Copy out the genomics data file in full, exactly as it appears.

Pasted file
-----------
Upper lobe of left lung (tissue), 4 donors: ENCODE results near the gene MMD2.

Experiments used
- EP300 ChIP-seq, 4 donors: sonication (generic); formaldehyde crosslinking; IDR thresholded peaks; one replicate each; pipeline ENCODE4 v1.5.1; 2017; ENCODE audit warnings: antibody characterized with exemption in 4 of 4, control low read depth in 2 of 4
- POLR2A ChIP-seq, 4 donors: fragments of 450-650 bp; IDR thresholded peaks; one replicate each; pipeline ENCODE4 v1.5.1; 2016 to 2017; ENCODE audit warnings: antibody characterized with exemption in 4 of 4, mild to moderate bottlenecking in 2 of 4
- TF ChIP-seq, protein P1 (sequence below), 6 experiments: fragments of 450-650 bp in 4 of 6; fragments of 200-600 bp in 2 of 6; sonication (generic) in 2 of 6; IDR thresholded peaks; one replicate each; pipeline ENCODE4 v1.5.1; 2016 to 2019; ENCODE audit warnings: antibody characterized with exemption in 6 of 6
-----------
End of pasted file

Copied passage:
Upper lobe of left lung (tissue), 4 donors: ENCODE results near the gene MMD2.

Experiments used
- EP300 ChIP-seq, 4 donors: sonication (generic); formaldehyde crosslinking; IDR thresholded peaks; one replicate each; pipeline ENCODE4 v1.5.1; 2017; ENCODE audit warnings: antibody characterized with exemption in 4 of 4, control low read depth in 2 of 4
- POLR2A ChIP-seq, 4 donors: fragments of 450-650 bp; IDR thresholded peaks; one replicate each; pipeline ENCODE4 v1.5.1; 2016 to 2017; ENCODE audit warnings: antibody characterized with exemption in 4 of 4, mild to moderate bottlenecking in 2 of 4
- TF ChIP-seq, protein P1 (sequence below), 6 experiments: fragments of 450-650 bp in 4 of 6; fragments of 200-600 bp in 2 of 6; sonication (generic) in 2 of 6; IDR thresholded peaks; one replicate each; pipeline ENCODE4 v1.5.1; 2016 to 2019; ENCODE audit warnings: antibody characterized with exemption in 6 of 6